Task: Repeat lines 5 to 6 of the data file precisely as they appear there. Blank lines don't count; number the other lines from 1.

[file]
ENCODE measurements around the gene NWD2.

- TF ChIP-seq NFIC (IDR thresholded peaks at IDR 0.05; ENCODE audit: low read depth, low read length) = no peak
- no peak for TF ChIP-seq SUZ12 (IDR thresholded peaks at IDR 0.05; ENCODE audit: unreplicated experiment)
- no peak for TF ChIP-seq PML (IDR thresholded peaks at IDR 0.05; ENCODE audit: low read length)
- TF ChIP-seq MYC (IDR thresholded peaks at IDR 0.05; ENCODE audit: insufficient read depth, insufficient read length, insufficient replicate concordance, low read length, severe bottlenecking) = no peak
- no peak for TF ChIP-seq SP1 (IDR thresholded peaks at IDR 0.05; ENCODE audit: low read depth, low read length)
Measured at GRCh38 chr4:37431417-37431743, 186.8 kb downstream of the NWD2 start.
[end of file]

- TF ChIP-seq MYC (IDR thresholded peaks at IDR 0.05; ENCODE audit: insufficient read depth, insufficient read length, insufficient replicate concordance, low read length, severe bottlenecking) = no peak
- no peak for TF ChIP-seq SP1 (IDR thresholded peaks at IDR 0.05; ENCODE audit: low read depth, low read length)